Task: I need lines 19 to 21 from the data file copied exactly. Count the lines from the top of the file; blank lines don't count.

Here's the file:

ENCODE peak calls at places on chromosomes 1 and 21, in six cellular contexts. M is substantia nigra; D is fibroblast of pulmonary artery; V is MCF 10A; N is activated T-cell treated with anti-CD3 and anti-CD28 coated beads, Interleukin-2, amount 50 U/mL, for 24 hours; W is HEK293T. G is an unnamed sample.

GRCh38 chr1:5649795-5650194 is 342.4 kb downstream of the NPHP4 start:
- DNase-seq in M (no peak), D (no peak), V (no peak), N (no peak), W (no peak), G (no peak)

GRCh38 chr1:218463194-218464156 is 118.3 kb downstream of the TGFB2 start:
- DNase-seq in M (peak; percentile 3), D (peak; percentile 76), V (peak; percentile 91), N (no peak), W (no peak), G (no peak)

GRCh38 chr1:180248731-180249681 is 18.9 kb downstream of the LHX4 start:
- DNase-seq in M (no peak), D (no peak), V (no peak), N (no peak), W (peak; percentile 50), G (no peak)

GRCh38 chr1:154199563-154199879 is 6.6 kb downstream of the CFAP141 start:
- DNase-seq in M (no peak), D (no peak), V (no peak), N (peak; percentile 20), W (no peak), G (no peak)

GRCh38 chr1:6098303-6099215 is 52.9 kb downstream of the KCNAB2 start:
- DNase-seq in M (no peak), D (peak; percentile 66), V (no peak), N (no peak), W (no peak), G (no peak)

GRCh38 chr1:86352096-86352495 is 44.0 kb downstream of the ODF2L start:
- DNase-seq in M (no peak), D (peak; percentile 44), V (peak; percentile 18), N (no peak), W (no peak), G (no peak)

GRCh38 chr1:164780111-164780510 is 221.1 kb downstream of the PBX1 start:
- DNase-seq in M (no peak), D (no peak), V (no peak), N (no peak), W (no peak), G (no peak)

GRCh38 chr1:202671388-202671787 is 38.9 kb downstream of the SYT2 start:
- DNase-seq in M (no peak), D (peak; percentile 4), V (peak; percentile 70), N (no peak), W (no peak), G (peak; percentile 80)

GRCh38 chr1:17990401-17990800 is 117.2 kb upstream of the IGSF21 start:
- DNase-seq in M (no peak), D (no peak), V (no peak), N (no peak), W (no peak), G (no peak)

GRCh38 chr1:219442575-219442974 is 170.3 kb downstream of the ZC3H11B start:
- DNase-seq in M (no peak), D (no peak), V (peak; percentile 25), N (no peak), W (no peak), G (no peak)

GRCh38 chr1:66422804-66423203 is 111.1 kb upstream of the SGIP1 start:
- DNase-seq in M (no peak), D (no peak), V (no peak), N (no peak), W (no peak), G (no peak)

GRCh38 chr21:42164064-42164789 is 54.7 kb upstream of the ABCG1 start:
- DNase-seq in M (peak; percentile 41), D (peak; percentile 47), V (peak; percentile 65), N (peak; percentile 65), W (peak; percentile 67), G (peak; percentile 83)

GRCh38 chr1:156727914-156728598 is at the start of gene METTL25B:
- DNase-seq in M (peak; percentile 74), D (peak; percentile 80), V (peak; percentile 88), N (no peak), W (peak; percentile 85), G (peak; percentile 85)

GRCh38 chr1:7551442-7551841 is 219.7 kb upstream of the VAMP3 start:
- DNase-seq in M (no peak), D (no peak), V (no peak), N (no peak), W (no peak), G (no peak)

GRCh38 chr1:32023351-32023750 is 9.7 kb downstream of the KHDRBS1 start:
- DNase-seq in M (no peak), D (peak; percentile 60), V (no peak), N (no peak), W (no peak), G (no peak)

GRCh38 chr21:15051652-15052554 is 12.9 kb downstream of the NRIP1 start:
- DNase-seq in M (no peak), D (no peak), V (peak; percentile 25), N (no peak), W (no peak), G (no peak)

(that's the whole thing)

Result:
- DNase-seq in M (no peak), D (no peak), V (no peak), N (no peak), W (no peak), G (no peak)

GRCh38 chr1:219442575-219442974 is 170.3 kb downstream of the ZC3H11B start:
- DNase-seq in M (no peak), D (no peak), V (peak; percentile 25), N (no peak), W (no peak), G (no peak)